A decade ago, when home values were soaring, many homeowners financed all sorts of spending using home equity lines of credit, often borrowed in addition to a mortgage.
Many of these credit lines have a 10-year draw period, during which borrowers may use the money as needed and make interest-only payments. After the draw period, the loans typically become regular installment loans, with terms of 10 to 20 years — meaning the principal must be repaid as well.
As a result, many borrowers face what could be a significant increase in monthly payments this year or during the next several years.
Maria Giordano, a onetime trauma nurse who is now a full-time real estate investor in Phoenix, says she expects the $400 monthly payment on the equity line of credit on her suburban home to nearly double after the loan resets in 2017. She took out the loan in 2007, she says, to pay for renovations and a new patio. She was reluctant to sell the house after the real estate downturn, but has decided to put it on the market now and pay off the debt, since property values have rebounded enough to create significant equity.
For borrowers like Ms. Giordano who have equity in their homes, the looming reset is less threatening than it might be. If they don’t want to sell, but have good credit, they can try to refinance the loan at current interest rates, which are now quite low, either as a new line of credit or as part of an overall refinancing package that replaces their first mortgage and home equity line with a single home loan.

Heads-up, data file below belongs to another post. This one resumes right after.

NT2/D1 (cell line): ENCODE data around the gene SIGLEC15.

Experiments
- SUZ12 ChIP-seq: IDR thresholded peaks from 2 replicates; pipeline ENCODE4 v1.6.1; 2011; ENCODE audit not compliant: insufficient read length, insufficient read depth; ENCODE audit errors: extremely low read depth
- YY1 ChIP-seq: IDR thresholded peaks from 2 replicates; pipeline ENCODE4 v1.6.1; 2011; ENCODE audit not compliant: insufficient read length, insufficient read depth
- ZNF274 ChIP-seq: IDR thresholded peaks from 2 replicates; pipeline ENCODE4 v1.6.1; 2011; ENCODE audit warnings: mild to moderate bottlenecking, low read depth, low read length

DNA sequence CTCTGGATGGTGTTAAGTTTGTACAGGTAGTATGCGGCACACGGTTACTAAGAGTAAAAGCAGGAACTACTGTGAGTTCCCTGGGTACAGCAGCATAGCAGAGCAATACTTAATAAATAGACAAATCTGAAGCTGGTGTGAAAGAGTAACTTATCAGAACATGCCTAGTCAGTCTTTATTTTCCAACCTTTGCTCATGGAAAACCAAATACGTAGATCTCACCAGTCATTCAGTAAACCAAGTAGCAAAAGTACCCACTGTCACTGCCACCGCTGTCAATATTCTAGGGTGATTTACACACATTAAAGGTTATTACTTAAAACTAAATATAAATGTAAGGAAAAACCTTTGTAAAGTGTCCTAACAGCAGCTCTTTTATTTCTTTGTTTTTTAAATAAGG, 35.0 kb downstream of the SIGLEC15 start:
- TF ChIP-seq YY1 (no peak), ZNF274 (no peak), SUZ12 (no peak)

But Daren Blomquist, vice president of RealtyTrac, which compiles housing data, says not everyone will be so fortunate. RealtyTrac recently estimated that about 3.3 million home equity credit lines totaling $158 billion and originating between 2005 and 2008 were still open and were scheduled to reset between 2015 and 2018. For those loans, the average increase in monthly payments was estimated to range from $138 for loans resetting in 2016 to $161 for those in 2018. More than half — about 1.8 million loans — were on homes that were seriously underwater, meaning the borrower owed more in total debt than the home is worth.
For underwater borrowers, refinancing may be difficult — especially if they have less-than-stellar credit.
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